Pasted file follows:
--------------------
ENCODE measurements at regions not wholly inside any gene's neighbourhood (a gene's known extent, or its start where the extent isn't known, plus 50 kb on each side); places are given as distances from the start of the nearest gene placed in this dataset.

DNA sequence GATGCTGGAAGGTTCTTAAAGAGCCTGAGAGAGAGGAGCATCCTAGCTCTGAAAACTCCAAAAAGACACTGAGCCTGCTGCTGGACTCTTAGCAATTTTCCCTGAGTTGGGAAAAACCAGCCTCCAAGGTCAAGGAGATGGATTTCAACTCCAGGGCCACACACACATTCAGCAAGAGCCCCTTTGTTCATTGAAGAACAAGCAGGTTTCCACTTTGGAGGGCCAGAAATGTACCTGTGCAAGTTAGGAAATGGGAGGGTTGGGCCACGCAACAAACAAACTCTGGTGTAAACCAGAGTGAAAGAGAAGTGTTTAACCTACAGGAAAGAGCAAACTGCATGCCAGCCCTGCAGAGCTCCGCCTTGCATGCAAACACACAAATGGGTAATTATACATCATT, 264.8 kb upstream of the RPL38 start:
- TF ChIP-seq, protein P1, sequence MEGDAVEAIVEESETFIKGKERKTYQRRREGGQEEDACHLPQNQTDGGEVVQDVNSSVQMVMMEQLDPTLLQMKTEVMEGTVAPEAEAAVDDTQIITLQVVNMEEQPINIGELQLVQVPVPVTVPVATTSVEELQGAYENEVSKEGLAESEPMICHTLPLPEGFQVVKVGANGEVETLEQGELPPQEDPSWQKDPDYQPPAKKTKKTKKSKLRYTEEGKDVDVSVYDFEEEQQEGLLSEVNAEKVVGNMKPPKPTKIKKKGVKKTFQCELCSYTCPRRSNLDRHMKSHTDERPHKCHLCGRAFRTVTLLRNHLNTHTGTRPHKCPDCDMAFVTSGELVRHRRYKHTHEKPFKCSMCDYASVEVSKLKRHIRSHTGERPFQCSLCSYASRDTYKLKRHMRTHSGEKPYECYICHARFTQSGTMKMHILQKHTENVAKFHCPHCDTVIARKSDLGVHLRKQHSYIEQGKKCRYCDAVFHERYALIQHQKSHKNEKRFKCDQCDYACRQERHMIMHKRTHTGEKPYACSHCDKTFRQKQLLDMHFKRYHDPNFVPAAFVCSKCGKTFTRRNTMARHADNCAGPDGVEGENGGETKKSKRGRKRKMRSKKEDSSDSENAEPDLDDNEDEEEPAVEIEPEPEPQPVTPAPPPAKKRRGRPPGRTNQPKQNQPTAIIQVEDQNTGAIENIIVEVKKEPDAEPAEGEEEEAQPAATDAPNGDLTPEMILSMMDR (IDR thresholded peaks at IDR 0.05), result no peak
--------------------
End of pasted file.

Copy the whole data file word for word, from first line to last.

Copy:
ENCODE measurements at regions not wholly inside any gene's neighbourhood (a gene's known extent, or its start where the extent isn't known, plus 50 kb on each side); places are given as distances from the start of the nearest gene placed in this dataset.

DNA sequence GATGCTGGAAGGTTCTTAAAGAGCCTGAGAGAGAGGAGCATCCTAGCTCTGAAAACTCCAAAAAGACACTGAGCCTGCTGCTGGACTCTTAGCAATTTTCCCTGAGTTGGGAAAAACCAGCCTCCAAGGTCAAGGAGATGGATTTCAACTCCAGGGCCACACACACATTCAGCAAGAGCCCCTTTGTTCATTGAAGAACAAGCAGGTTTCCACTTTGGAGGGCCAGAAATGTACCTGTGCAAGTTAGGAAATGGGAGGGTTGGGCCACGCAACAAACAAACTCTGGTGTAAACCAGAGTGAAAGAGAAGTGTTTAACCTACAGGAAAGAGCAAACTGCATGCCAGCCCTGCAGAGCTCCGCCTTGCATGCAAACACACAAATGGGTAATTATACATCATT, 264.8 kb upstream of the RPL38 start:
- TF ChIP-seq, protein P1, sequence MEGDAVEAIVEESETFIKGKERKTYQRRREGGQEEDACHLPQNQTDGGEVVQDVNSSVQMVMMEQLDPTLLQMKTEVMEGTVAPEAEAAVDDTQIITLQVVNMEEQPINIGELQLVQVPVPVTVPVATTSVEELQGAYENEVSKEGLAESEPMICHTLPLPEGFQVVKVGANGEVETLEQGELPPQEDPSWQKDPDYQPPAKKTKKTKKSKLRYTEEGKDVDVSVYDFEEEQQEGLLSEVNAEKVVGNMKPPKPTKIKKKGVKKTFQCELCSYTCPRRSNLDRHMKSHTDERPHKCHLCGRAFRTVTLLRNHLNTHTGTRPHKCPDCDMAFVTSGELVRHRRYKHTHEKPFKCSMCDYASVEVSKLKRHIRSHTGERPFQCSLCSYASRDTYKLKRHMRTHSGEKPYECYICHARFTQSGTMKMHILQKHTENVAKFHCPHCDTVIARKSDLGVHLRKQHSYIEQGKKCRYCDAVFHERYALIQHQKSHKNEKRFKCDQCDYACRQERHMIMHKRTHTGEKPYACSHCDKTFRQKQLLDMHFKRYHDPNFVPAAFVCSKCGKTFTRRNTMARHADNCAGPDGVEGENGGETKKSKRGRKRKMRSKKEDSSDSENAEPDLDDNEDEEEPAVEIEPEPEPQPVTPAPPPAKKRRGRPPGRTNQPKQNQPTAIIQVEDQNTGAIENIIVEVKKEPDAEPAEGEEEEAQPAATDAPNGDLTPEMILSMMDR (IDR thresholded peaks at IDR 0.05), result no peak